An Ecosystem Services Perspective for the Oceanic Eastern Tropical Pacific: Commercial Fisheries, Carbon Storage, Recreational Fishing, and Biodiversity

Last modified: 
December 16, 2019 - 1:53pm
Type: Journal Article
Year of publication: 2016
Date published: 04/2016
Authors: Summer Martin, Lisa Ballance, Theodore Groves
Journal title: Frontiers in Marine Science
Volume: 3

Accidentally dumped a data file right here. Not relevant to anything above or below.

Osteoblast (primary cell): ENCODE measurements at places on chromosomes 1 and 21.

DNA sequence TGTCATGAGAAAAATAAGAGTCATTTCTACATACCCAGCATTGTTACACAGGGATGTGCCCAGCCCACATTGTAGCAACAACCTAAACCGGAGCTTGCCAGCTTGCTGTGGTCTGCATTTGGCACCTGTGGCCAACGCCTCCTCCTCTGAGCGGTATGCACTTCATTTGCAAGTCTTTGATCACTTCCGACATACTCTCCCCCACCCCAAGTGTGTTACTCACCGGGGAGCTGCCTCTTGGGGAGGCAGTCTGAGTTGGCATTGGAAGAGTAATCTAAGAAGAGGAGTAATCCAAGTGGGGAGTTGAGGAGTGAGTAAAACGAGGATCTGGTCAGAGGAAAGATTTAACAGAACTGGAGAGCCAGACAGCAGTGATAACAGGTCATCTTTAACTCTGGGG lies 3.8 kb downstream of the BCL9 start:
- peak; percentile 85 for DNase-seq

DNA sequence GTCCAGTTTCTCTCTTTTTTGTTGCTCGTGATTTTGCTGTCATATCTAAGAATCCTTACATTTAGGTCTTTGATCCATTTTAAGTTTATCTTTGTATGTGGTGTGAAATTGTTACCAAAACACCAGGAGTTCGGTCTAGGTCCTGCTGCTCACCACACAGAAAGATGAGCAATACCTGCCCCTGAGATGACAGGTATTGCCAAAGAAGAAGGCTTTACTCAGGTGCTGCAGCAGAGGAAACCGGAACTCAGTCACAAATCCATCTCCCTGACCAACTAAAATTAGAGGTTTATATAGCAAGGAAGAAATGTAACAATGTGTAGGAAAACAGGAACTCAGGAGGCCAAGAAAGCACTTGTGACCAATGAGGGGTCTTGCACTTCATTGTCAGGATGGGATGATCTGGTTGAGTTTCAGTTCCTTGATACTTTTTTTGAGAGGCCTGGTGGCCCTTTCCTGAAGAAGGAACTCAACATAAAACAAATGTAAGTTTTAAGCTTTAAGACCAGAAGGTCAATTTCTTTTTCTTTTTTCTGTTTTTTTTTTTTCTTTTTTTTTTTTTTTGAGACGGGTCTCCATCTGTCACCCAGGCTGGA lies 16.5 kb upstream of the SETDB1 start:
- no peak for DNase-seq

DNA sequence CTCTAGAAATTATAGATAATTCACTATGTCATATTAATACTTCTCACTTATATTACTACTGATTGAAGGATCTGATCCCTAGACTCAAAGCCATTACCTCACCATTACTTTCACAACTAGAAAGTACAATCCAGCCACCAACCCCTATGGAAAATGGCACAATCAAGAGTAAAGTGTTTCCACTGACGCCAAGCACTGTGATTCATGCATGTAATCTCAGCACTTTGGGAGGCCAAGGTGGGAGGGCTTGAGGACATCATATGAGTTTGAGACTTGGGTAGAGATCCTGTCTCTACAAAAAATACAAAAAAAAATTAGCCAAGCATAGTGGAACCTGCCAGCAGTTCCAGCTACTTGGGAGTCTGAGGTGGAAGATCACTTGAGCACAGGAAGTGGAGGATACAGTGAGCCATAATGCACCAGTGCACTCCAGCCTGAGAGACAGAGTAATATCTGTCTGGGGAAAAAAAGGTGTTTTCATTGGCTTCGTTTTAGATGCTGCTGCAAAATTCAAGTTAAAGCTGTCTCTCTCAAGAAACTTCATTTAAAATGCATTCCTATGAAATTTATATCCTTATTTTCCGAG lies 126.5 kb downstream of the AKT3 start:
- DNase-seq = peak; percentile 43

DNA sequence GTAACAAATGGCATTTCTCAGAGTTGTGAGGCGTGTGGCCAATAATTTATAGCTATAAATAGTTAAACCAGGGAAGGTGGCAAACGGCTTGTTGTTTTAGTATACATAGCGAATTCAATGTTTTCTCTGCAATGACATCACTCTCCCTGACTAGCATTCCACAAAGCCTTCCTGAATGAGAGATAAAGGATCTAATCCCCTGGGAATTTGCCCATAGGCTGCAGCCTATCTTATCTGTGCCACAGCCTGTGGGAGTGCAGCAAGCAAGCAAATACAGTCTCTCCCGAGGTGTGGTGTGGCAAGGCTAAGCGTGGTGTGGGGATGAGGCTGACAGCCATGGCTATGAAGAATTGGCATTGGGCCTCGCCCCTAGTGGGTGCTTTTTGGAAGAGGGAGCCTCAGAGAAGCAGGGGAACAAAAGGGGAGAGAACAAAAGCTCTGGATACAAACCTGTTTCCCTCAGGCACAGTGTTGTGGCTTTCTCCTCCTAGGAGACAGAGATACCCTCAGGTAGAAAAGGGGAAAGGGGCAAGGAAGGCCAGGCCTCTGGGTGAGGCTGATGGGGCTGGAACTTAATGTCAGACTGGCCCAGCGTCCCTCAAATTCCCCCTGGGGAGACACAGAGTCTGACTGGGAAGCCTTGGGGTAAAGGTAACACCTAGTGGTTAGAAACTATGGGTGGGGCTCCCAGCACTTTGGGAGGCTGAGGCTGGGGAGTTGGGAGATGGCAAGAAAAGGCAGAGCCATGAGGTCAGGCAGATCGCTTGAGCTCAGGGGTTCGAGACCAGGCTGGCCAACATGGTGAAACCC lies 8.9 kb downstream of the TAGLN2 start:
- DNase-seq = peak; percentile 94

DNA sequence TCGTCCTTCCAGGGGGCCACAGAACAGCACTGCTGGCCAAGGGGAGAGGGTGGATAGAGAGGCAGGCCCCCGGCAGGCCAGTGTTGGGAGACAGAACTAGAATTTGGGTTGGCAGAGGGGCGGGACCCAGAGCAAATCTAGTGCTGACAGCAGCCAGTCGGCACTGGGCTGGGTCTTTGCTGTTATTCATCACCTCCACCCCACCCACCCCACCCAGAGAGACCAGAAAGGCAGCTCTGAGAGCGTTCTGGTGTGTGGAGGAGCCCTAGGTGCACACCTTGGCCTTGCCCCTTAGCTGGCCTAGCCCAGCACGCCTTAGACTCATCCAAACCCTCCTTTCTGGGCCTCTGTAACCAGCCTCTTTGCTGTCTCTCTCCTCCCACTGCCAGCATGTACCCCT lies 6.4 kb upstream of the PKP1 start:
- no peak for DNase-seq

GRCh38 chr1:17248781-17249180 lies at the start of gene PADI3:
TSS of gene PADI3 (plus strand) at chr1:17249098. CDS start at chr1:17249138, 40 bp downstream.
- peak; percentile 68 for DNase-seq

The ocean provides ecosystem services (ES) that support humanity. Traditional single-issue management largely failed to protect the full suite of ES. Ecosystem-based management (EBM) promotes resilient social-ecological systems that provide ES. To implement EBM, an ES approach is useful: (1) characterize major ES provided (magnitude, geographic extent, monetary value, trends, and stakeholders), (2) identify trade-offs, (3) determine desired outcomes, and (4) manage anthropogenic activities accordingly. Here we apply the ES approach (steps 1–2) to an open ocean ecosystem, the eastern tropical Pacific (ETP), an area of 21 million km2 that includes waters of 12 nations and the oceanic commons, using 35 years (1975–2010) of fisheries and economic data, and 20 years (1986–2006) of ship-based survey data. We examined commercial fisheries, carbon storage, recreational fishing, and biodiversity as the major provisioning, regulating, cultural, and supporting ES, respectively. Average catch value (using U.S. import prices for fish) for the 10 most commercially fished species was $2.7 billion yr−1. The value of carbon export to the deep ocean was $12.9 billion yr−1 (using average European carbon market prices). For two fisheries-depleted dolphin populations, the potential value of rebuilding carbon stores was $1.6 million (cumulative); for exploited fish stocks it was also $1.6 million (an estimated reduction of 544,000 mt). Sport fishing expenditures totaled $1.2 billion yr−1, from studies of three popular destinations. These initial, conservative estimates do not represent a complete summary of ETP ES values. We produced species richness maps for cetaceans, seabirds, and ichthyoplankton, and a sightings density map for marine turtles. Over 1/3 of cetacean, seabird, and marine turtle species occur in the ETP, and diversity (or density) hotspots are widespread. This study fills several gaps in the assessment of marine and coastal ES by focusing on an oceanic habitat, utilizing long-term datasets, mapping the spatial distribution of ecological components, and concentrating on an area beyond Europe and the USA. Our results improve our understanding of ETP ES, highlight their variety, and offer a new perspective for a fisheries-dominated system. This study sets the stage for further analyses of trade-offs, which can inform decisions about resource management and biodiversity conservation.

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